Procurement Outsourcing – current trends and developments (part 2)

We've had some excellent "comments" on our previus posts on procurement outsourcing - we will come back and fetaure them in a full post shortly.

But we suggested in part 1 of this series last week that two major developments were changing the nature of the procurement outsourcing market.

The first is the desire to tailor services to meet specific client needs, and to explore different operating and commercial models to meet those needs.  It often seems to mean a blend of some services provided by the outsourcer, while others remain internally delivered, but with considerable integration between the two – “skills transfer” is increasingly mentioned in this type of model.

A number of recent deals demonstrated this – in terms of Efficio / Thames Water, Accenture / City of London, buyingTeam / BG and Xchanging / L’Oreal, the presentation  was a long way removed from ‘traditional’ outsourcing as we can see from these quotes -

“..the deal has an interesting structure as it is an "in-sourcing arrangement" which is bringing in skills and expertise from Accenture...”

“a first-rate strategic sourcing consultancy embedded into our core business, combined with our existing staff expertise and business knowledge...

” Xchanging will operate on a co-sourcing basis working alongside L'Oréal's purchasing team..”

Now these more flexible and nuanced models do bring their own issues – clarity of responsibilities being one that will be key as these deals go forward.  Knowing exactly what is expected from the external outsourcing partner is critical, and that may be less clear in this type of deal than in a ‘traditional’ full outsource. That may make it, for instance, harder to execute gain share type arrangements because it becomes difficult to pin down exactly what the outsourcer is contributing.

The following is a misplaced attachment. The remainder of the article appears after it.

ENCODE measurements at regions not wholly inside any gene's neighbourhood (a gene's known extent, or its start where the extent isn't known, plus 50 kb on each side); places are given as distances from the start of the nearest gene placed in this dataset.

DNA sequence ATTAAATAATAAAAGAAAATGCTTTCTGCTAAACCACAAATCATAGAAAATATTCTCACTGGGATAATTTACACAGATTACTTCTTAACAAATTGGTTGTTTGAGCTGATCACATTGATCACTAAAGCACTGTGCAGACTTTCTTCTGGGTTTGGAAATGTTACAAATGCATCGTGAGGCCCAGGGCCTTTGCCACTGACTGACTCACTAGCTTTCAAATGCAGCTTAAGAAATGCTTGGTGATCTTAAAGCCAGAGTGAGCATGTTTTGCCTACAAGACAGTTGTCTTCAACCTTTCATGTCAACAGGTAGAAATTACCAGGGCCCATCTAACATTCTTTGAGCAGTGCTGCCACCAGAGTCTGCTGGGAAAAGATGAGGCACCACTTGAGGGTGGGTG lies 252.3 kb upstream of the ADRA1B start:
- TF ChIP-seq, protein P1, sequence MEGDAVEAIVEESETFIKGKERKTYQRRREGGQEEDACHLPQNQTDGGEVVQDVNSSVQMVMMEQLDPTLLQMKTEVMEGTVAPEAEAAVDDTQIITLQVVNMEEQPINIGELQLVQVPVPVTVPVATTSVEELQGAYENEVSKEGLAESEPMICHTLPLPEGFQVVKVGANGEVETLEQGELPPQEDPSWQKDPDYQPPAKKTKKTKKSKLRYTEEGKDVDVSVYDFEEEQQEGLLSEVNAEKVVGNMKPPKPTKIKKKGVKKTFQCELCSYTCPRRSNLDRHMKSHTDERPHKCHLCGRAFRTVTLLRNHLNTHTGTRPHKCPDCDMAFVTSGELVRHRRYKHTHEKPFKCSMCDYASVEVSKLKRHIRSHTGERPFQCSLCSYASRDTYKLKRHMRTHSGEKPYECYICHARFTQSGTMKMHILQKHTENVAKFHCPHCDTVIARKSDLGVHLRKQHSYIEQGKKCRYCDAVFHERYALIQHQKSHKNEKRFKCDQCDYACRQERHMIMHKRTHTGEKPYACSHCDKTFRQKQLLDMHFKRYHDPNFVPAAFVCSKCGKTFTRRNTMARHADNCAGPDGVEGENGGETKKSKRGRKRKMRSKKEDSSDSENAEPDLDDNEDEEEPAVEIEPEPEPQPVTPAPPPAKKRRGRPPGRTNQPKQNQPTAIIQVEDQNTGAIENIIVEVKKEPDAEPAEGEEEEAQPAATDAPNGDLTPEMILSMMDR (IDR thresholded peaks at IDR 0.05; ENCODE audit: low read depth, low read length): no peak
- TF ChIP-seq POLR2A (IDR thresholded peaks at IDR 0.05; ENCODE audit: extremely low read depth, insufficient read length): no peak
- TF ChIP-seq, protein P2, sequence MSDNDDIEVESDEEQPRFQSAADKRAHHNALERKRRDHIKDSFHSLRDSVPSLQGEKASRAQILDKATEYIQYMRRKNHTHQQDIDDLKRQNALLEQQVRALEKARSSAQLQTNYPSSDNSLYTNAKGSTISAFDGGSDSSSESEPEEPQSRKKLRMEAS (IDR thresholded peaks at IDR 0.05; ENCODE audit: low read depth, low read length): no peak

Talking to buyingTeam recently, it was interesting to hear that they have moved right away from that approach – linking payment to results is fine, but pure gainshare, they believe, encourages the wrong behaviours too often.

But on the positive side, these models allow clients to tailor the service to specific requirements that should fit their own culture and needs better than an off the shelf solution. They offer flexibility in determining what will be done by each party, the scope to flex that over time, and the benefits of skills transfer to staff who are retained within the client organization. These are all attractive propositions.

And it’s clear that major players in the market – like those named above – are responding to that by offering a range of alternative models in terms of delivery and payment mechanisms.

Stay tuned tomorrow on Wednesday for the second major trend..

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First Voice

  1. agammy:

    I don’t think outsourcing procurement is right for everyone, but I think it can lead to major cost-savings if you do it right. I think, as with any outsourcing decision, finding partners you can trust is KEY!

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